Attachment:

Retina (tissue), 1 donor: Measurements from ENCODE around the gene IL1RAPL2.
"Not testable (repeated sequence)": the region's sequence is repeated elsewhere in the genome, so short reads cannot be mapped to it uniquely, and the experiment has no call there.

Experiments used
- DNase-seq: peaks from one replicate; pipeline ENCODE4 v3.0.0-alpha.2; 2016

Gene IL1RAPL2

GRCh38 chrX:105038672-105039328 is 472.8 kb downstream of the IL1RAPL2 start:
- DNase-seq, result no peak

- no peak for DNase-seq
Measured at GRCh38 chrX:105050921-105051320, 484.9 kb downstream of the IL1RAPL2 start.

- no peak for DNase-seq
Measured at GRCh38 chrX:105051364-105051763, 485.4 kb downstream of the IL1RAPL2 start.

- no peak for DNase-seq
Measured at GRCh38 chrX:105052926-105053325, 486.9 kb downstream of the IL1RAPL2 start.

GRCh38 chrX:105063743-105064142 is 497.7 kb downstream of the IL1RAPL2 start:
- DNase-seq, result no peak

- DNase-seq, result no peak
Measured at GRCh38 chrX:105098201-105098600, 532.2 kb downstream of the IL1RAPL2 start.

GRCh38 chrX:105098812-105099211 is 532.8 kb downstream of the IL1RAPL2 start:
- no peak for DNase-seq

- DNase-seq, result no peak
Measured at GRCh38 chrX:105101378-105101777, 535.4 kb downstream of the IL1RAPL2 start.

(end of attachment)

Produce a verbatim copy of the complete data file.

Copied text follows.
Retina (tissue), 1 donor: Measurements from ENCODE around the gene IL1RAPL2.
"Not testable (repeated sequence)": the region's sequence is repeated elsewhere in the genome, so short reads cannot be mapped to it uniquely, and the experiment has no call there.

Experiments used
- DNase-seq: peaks from one replicate; pipeline ENCODE4 v3.0.0-alpha.2; 2016

Gene IL1RAPL2

GRCh38 chrX:105038672-105039328 is 472.8 kb downstream of the IL1RAPL2 start:
- DNase-seq, result no peak

- no peak for DNase-seq
Measured at GRCh38 chrX:105050921-105051320, 484.9 kb downstream of the IL1RAPL2 start.

- no peak for DNase-seq
Measured at GRCh38 chrX:105051364-105051763, 485.4 kb downstream of the IL1RAPL2 start.

- no peak for DNase-seq
Measured at GRCh38 chrX:105052926-105053325, 486.9 kb downstream of the IL1RAPL2 start.

GRCh38 chrX:105063743-105064142 is 497.7 kb downstream of the IL1RAPL2 start:
- DNase-seq, result no peak

- DNase-seq, result no peak
Measured at GRCh38 chrX:105098201-105098600, 532.2 kb downstream of the IL1RAPL2 start.

GRCh38 chrX:105098812-105099211 is 532.8 kb downstream of the IL1RAPL2 start:
- no peak for DNase-seq

- DNase-seq, result no peak
Measured at GRCh38 chrX:105101378-105101777, 535.4 kb downstream of the IL1RAPL2 start.